Petraeus shocked to learn of mistress' emails, associates say
BY KIMBERLY DOZIER & PETE YOST Associated Press
Tuesday, November 13, 2012
11/13/12 at 6:13 AM
TAMPA, Fla. - CIA Director David Petraeus was shocked to learn last summer that his mistress was suspected of sending threatening emails warning another woman to stay away from him, former staff members and friends told The Associated Press on Monday.
Petraeus told these associates his relationship with the second woman, Tampa socialite Jill Kelley, was platonic, although his biographer-turned-lover Paula Broadwell apparently saw her as a romantic rival. Retired Gen. Petraeus also denied to these associates that he had given Broadwell any of the sensitive military information alleged to have been found on her computer, saying anything she had must have been provided by other commanders during reporting trips to Afghanistan.
The associates spoke on condition of anonymity because they weren't authorized to publicly discuss the matters, which could be part of an FBI investigation.
Petraeus, who led U.S. military efforts in Iraq and Afghanistan, resigned his CIA post Friday, acknowledging his extramarital affair with Broadwell and expressing deep regret.
New details of the investigation that brought an end to his storied career emerged as President Barack Obama hunted for a new CIA director and members of Congress questioned why the months-long probe was kept quiet for so long.
Kelley, the Tampa woman, began receiving harassing emails in May, according to two federal law enforcement officials. They, too, spoke only on condition of anonymity. The emails led Kelley to report the matter, eventually triggering the investigation that led Petraeus to resign as head of the CIA.
FBI agents traced the alleged cyber harassment to Broadwell, the officials said, and discovered she was exchanging intimate messages with a private gmail account. Further investigation revealed the account belonged to Petraeus under an alias.
Broadwell had co-authored a biography titled "All In: The Education of General David Petraeus," published in January. In the preface, she said she met Petraeus in the spring of 2006 while she was a graduate student at the Kennedy School of Government at Harvard and she ended up following him on multiple trips to Afghanistan as part of her research.
But the contents of the email exchanges between Petraeus and Broadwell suggested to FBI agents that their relationship was intimate. The FBI concluded relatively quickly - by late summer at the latest - that no security breach had occurred, the two senior law enforcement officials said. But the FBI continued its investigation into whether Petraeus had any role in the harassing emails.
Petraeus, 60, told one former associate he began an affair with Broadwell, 40, a couple of months after he became the director of the CIA late last year. They mutually agreed to end the affair four months ago, but they kept in contact because she was still writing a dissertation on his time commanding U.S. troops overseas, the associate said.
FBI agents contacted Petraeus, and he was told that sensitive, possibly classified documents related to Afghanistan were found on her computer. He assured investigators they did not come from him, and he mused to his associates that they were probably given to her on her reporting trips to Afghanistan by commanders she visited in the field there. The FBI concluded there was no security breach.
One associate also said Petraeus believes the documents described past operations and had already been declassified, although they might have still been marked as "secret." Broadwell had high security clearances on her own as part of her job as a reserve Army major working for military intelligence. But those clearances are only in effect when a soldier is on active duty, which she was not at the time she researched the Petraeus biography.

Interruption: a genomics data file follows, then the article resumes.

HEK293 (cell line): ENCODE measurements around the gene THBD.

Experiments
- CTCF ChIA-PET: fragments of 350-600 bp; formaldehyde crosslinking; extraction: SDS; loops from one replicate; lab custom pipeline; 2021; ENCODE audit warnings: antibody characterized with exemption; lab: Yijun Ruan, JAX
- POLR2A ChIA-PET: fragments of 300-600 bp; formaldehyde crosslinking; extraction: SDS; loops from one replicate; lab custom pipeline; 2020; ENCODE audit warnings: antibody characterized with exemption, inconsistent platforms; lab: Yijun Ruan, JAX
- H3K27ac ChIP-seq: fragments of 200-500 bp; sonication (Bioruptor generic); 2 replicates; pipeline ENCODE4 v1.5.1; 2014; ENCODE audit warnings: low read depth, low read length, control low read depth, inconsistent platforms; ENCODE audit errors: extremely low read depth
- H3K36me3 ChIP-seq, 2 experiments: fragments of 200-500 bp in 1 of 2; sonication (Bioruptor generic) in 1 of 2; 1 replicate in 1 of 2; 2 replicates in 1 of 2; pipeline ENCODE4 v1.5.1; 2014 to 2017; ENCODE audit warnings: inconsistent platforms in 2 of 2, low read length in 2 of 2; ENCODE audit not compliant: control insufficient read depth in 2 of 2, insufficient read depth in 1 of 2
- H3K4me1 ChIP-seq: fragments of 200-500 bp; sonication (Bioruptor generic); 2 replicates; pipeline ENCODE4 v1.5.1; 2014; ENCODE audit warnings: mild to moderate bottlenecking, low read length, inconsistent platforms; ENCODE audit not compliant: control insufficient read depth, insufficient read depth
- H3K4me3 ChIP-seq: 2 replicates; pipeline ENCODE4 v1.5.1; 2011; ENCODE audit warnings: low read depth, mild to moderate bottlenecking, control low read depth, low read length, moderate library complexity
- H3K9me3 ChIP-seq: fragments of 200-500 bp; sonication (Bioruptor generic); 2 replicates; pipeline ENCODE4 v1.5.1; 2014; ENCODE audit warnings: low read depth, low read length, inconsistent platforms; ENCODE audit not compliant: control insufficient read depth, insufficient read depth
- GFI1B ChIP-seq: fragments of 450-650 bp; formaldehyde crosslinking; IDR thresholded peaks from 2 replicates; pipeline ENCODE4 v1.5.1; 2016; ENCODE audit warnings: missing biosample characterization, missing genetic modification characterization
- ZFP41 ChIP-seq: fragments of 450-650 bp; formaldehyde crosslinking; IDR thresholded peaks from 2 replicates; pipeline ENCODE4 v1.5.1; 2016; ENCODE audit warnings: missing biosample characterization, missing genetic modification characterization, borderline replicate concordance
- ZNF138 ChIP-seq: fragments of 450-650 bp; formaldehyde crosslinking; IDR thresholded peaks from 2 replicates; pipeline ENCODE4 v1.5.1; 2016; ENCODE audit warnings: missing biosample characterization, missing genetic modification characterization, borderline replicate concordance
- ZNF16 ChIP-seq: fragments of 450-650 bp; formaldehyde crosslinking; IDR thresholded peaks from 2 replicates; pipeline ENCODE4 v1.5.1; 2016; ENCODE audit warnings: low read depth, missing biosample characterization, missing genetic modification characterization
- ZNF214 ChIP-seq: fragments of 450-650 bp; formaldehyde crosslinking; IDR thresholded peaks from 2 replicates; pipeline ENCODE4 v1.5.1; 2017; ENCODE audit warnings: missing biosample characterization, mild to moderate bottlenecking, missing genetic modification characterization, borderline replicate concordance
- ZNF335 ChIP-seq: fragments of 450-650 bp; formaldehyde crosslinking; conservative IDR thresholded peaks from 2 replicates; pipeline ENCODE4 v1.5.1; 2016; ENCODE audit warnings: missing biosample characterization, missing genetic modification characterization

A Petraeus associate said the retired general was shocked to find out about Broadwell's emails to Kelley. Petraeus was not shown the messages, but investigators told him the emails told Kelley to stay away from the general in a threatening tone.
Petraeus told former staffers and friends that he was friends with Kelley and her surgeon husband, Scott, and regularly visited their home overlooking Tampa Bay.
Jill Kelley, 37, served as a sort of social ambassador for U.S. Central Command, hosting parties for the general when Petraeus was commander there 2008-2010.
Petraeus and his family are devastated over the affair, especially Mrs. Petraeus, who "is not exactly pleased right now," after 38 years of marriage, said Steve Boylan, a friend and former Petraeus spokesman.
"Furious would be an understatement," Boylan told ABC's "Good Morning America." The couple has two adult children, including a son who led an infantry platoon in Afghanistan as an Army lieutenant.
Broadwell is married with two young sons and lives in Charlotte, N.C. She has not returned phone calls or emails seeking comment.
Petraeus' affair with Broadwell will be the subject of meetings Wednesday involving congressional intelligence committee leaders, FBI deputy director Sean Joyce and CIA Deputy Director Michael Morell.
Original Print Headline: Affair's details emerge
Gen. David Petraeus walks with his wife, Holly, past a seated Paula Broadwell (second from right) as he arrives in June to appear before the Senate Intelligence Committee during a hearing on his nomination to be director of the Central Intelligence Agency in Washington. Petraeus quit last week after acknowledging an extramarital relationship with Broadwell. Associated Press file
Paula Broadwell, author of the David Petraeus biography "All In," sits with a copy of the book early this year. Petraeus last week acknowledged carrying on an affair with Broadwell. Associated Press file
Jill Kelley leaves her home Monday in Tampa, Fla. Kelley allegedly received harassing emails from Paula Broadwell. CHRIS O'MEARA / AP